Ensuring a cyber-just democracy

I remember calling Internet the new-age God, because it offered space for expression and connectivity without discrimination. Now, I feel this tool has gone to the demons, who are using it for manipulation.

“One of the main cyber risks is to think they don’t exist. The other is to try to treat all potential risks,” said French cyber security expert Stephane Nappo.

There are things you know you possess; hence, you secure them. But, there are things you do not know you possess. Hence, in all likelihood, it will remain open to theft. Data is something that is consistently open to misappropriation and misuse.

The digital revolution has thrown open a world, where a digitally smart minority sets the rules for a digitally illiterate majority. This majority remains ignorant of the threats and challenges they are exposed to. Many of us hardly attach value to data, unless it is a password or bank account details. The comments we make on social media, the photographs we post, the places we describe after a visit, the merchandise we display with pride are hardly important to us beyond a point. But, such ‘unimportant’ data become wickedly useful assets for smart players in the digital world.

Illustration: Bhaskaran Illustration: Bhaskaran

Governments across the world were rattled by the news that Facebook had shared data of nearly 50 million users with a British political consulting firm—Cambridge Analytica. Combining data mining and data analysis techniques with strategic communication, the firm is said to have influenced the voting behavior in more than 200 elections around the world, including in India.

Cambridge Analytica invented analytical tools that attempt a “psychographic analysis” for a deeper understanding of the target audience. The firm claimed that through a strategy called “behavioural microtargetting” it can predict “needs” of individuals and also how these needs change over time. In October 2016, Cambridge Analytica chief executive Alexander Nix, talking to Sky News said, “Today in the United States we have somewhere close to four or five thousand data points on every individual… So, we model the personality of every adult across the US—some 230 million people.”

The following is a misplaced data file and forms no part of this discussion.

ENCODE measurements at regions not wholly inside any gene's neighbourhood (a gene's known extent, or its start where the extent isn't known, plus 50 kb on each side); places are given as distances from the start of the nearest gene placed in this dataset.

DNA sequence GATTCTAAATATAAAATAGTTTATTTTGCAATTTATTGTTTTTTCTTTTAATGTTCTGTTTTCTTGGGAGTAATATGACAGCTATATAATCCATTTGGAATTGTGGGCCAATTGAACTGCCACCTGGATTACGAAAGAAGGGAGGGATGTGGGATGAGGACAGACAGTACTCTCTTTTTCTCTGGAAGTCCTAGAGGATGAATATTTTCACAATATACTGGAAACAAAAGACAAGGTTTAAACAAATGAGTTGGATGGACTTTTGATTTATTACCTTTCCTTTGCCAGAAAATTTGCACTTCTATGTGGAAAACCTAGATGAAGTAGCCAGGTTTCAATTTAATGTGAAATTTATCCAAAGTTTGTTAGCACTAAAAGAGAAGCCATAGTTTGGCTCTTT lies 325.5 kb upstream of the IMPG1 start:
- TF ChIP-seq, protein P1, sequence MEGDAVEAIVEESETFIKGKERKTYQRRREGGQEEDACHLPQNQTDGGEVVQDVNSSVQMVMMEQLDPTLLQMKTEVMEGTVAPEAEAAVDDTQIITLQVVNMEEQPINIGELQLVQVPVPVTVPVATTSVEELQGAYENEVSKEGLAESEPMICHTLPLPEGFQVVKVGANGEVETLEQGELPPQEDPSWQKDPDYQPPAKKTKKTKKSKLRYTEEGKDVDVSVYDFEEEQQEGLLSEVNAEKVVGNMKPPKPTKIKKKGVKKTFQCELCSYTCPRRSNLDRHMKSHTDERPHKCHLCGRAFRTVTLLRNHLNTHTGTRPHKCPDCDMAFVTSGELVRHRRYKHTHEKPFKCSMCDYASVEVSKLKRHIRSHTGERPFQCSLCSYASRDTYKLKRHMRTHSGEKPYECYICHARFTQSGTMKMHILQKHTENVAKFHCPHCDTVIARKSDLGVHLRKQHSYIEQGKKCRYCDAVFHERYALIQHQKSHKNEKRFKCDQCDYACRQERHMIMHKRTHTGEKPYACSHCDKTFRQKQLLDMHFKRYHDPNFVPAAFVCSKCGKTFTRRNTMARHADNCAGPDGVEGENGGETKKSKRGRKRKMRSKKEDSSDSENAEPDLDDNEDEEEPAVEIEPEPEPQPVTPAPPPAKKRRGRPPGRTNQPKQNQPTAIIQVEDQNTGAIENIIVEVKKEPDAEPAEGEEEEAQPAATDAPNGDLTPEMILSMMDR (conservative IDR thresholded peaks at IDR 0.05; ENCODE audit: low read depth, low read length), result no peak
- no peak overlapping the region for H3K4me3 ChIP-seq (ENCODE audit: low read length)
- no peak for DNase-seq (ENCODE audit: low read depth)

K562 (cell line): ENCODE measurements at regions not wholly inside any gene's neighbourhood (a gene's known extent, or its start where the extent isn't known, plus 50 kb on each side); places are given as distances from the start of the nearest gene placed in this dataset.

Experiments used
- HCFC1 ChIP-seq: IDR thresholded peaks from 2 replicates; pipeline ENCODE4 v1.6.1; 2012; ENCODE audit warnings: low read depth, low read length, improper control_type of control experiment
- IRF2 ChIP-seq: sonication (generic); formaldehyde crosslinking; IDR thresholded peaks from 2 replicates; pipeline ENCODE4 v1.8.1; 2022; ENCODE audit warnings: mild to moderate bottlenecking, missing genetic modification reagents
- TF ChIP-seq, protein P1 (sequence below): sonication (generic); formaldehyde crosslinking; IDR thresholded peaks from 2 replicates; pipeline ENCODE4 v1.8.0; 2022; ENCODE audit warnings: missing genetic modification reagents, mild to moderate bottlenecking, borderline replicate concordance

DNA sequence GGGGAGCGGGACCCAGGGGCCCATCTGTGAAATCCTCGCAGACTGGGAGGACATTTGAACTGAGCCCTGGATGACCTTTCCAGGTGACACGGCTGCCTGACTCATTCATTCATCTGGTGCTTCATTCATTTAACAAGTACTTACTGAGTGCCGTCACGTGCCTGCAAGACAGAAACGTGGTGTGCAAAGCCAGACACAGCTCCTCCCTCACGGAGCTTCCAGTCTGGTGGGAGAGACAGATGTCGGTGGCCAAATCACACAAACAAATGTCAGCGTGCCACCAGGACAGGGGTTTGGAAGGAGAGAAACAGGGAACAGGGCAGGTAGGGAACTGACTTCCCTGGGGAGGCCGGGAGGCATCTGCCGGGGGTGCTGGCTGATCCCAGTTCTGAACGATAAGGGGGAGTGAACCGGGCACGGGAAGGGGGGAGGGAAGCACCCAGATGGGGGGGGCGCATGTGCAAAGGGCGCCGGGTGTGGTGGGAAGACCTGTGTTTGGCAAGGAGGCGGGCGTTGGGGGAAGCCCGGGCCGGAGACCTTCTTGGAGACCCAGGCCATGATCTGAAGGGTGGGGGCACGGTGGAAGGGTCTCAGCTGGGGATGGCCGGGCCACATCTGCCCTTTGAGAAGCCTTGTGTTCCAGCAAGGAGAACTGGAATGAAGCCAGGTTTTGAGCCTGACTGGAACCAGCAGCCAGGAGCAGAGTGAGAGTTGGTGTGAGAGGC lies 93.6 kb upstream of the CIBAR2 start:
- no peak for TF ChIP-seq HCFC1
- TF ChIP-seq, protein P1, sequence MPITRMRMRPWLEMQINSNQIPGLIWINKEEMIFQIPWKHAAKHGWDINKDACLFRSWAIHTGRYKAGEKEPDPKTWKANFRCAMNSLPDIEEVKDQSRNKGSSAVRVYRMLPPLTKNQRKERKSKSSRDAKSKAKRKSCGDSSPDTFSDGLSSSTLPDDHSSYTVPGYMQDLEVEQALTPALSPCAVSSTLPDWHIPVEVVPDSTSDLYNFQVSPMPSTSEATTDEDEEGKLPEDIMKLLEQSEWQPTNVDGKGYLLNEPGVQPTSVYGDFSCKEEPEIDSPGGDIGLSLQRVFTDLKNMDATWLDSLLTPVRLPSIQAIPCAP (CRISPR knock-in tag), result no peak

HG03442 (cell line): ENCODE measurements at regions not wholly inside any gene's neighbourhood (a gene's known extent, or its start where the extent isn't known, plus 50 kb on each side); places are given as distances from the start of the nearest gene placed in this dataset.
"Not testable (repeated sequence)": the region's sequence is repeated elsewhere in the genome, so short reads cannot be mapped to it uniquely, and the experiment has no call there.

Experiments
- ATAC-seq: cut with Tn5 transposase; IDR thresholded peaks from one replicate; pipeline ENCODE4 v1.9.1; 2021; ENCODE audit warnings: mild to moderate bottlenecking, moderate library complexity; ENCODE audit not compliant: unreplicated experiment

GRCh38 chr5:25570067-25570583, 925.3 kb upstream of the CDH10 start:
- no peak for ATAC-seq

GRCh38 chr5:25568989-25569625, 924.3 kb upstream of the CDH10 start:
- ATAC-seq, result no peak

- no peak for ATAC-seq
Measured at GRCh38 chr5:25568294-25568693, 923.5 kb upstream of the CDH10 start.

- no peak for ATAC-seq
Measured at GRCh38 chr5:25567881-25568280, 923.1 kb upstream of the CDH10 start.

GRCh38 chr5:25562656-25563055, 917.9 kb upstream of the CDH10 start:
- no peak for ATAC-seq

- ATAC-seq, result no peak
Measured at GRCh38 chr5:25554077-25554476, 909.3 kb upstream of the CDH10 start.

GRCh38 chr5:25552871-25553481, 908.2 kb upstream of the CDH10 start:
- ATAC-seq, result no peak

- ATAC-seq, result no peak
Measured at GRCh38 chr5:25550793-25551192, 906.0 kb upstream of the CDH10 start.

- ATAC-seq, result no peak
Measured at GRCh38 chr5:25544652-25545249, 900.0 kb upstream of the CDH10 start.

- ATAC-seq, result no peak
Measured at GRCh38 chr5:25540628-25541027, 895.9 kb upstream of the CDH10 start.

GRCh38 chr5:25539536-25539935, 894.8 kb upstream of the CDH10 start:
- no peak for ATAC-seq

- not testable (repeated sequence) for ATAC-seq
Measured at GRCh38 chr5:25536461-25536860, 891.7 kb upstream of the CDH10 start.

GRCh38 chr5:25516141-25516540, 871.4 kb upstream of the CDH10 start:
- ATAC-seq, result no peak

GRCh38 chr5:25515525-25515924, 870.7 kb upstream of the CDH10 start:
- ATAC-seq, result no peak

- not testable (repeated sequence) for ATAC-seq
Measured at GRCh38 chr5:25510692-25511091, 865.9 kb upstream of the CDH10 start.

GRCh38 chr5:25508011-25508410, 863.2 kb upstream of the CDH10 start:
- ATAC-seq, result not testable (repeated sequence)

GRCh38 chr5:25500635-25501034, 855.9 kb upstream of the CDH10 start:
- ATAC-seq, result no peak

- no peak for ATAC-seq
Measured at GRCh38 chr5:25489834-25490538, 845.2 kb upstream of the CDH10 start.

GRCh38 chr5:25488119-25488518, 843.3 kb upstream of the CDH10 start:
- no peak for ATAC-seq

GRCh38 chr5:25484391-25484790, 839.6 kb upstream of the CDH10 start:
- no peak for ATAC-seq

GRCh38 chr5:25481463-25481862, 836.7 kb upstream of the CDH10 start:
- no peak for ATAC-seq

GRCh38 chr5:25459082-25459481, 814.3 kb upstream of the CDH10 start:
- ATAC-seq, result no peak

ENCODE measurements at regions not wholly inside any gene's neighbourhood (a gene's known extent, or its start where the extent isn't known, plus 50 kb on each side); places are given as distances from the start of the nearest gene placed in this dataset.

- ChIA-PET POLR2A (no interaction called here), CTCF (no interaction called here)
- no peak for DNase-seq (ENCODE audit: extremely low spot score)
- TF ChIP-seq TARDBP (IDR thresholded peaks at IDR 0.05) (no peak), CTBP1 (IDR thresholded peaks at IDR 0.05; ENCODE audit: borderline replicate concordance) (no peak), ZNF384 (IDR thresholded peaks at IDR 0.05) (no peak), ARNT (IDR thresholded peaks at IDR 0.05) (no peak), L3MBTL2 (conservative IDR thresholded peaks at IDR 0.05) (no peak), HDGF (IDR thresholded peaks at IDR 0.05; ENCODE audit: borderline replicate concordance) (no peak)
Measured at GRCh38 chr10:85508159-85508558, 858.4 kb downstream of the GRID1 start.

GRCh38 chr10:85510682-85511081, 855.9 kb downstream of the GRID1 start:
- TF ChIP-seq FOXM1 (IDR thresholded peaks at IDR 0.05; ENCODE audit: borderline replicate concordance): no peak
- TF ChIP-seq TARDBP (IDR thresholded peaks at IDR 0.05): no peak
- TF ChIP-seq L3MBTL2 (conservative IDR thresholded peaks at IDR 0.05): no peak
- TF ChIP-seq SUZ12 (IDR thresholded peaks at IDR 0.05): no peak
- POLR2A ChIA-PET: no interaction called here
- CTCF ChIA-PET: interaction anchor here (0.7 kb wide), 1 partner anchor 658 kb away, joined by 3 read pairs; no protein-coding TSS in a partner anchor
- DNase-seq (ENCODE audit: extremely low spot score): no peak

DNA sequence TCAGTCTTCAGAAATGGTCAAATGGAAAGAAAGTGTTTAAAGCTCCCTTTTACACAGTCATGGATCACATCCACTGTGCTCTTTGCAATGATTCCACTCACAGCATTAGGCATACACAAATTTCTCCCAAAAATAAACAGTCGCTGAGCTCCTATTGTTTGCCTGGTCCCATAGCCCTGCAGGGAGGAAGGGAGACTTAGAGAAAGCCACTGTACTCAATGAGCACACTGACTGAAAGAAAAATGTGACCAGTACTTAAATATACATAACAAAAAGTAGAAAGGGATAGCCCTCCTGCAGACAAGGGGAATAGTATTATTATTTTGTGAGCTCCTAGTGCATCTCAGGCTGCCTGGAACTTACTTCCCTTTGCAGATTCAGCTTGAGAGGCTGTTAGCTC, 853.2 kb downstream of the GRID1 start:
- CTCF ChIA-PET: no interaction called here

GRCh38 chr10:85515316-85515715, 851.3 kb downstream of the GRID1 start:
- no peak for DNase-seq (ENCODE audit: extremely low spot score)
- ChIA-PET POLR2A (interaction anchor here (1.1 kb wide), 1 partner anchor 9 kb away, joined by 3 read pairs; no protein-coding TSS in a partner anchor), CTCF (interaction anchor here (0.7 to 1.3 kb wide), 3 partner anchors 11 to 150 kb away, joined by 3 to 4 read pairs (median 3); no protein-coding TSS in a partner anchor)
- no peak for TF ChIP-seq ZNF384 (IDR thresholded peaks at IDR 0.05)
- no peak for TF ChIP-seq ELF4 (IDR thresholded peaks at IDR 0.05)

Cambridge Analytica's involvement in the Indian elections is a matter of speculation. The wrongdoing is not restricted to unethical data mining practice and its pernicious use by the service provider in influencing voting behaviour of the electorate, but also in causing distortions. It is unethical, illegal and, besides being a serious breach of trust, it goes to undermine the very foundations of democracy. Now, with the public disclosure and subsequent apology by Facebook regarding the data breach, the unethical modus operandi of Cambridge Analytica is no longer a matter of speculation.

Hence, it was no surprise that the government cracked its whip on Cambridge Analytica by sending a notice to the firm asking for information about its list of clients in India, the source of data gathered by it and whether such data were gathered with the individual’s consent. The IT ministry has also sternly warned Facebook against any attempt to influence electioneering in India. Google, Twitter and all other platforms can also be manipulated, and, therefore, need regulation. I propose that the handles be linked to government-verified documentation.

With 133 million young voters slated to vote in the parliamentary election in 2019, it is important to ensure that all digital campaigning are fair, authentic and balanced. While the Narendra Modi government is fully committed to ensuring complete freedom of expression for the citizens, it cannot allow India to become a playground for any organised cyber espionage that will endanger democracy.

Lekhi is a member of Parliament.